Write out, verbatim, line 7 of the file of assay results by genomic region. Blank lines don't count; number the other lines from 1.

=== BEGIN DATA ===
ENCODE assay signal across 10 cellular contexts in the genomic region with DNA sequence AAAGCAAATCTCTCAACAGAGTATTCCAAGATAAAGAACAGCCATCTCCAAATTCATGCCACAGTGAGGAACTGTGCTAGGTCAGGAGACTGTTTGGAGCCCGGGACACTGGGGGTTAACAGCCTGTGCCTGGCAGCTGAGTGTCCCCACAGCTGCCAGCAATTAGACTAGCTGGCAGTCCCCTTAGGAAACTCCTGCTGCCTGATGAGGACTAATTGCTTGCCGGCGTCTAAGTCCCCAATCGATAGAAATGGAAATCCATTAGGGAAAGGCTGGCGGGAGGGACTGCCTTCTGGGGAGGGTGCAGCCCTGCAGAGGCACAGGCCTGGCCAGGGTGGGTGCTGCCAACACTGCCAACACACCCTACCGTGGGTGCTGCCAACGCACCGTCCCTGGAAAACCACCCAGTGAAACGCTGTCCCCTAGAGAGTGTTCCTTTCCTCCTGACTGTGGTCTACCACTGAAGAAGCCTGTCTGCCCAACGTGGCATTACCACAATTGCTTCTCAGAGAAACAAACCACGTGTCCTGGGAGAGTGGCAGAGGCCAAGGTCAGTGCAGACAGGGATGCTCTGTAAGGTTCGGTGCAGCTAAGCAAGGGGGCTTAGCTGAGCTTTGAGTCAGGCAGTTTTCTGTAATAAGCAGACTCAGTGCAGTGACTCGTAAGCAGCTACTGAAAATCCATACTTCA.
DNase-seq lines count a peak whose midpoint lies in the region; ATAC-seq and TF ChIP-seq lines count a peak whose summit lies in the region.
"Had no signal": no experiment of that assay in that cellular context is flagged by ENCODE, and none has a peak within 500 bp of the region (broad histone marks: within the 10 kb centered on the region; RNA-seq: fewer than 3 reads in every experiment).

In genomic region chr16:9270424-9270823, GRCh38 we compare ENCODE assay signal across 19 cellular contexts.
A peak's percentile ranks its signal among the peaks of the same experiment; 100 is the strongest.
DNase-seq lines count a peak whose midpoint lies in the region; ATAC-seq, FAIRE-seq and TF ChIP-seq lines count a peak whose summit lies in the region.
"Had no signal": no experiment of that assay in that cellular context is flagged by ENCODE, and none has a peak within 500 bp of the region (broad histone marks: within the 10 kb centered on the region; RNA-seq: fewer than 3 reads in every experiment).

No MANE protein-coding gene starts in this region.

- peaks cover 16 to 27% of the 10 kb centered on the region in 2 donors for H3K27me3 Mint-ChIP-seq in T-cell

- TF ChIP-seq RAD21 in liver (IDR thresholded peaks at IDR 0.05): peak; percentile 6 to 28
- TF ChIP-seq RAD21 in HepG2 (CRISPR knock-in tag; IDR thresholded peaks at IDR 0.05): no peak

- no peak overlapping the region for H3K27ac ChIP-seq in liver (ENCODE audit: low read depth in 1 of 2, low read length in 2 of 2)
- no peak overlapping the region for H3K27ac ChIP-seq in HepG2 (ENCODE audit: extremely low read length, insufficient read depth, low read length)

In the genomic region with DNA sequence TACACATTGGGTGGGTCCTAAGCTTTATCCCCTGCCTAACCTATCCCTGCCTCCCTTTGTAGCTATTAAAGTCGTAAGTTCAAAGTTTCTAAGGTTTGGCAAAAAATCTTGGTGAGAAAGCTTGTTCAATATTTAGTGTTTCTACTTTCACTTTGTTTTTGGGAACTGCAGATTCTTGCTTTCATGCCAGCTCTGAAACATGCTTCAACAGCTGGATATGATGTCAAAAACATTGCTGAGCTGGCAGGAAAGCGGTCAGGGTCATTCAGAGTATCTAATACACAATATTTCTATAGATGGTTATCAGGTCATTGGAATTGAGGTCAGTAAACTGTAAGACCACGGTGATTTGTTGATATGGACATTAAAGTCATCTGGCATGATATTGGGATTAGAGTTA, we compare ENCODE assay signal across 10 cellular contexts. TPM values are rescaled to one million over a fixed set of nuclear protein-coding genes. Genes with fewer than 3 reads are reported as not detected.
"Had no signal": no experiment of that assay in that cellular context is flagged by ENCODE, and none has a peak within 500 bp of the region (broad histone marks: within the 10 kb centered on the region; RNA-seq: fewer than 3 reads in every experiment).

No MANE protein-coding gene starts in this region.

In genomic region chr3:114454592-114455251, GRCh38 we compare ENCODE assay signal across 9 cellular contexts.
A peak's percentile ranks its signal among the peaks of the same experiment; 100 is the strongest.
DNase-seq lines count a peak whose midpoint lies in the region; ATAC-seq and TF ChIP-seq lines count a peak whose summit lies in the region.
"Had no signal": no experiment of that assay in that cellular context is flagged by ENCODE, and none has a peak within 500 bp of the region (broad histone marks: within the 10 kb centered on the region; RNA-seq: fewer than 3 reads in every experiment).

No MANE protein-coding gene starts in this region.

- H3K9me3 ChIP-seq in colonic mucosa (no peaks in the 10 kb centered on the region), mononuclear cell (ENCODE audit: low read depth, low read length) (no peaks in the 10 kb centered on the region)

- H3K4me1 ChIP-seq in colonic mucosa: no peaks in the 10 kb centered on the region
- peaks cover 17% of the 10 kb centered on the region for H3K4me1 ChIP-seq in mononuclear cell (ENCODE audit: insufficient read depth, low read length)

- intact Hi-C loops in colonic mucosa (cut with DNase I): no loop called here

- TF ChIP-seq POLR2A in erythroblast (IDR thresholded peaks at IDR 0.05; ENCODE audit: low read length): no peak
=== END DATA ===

"Had no signal": no experiment of that assay in that cellular context is flagged by ENCODE, and none has a peak within 500 bp of the region (broad histone marks: within the 10 kb centered on the region; RNA-seq: fewer than 3 reads in every experiment).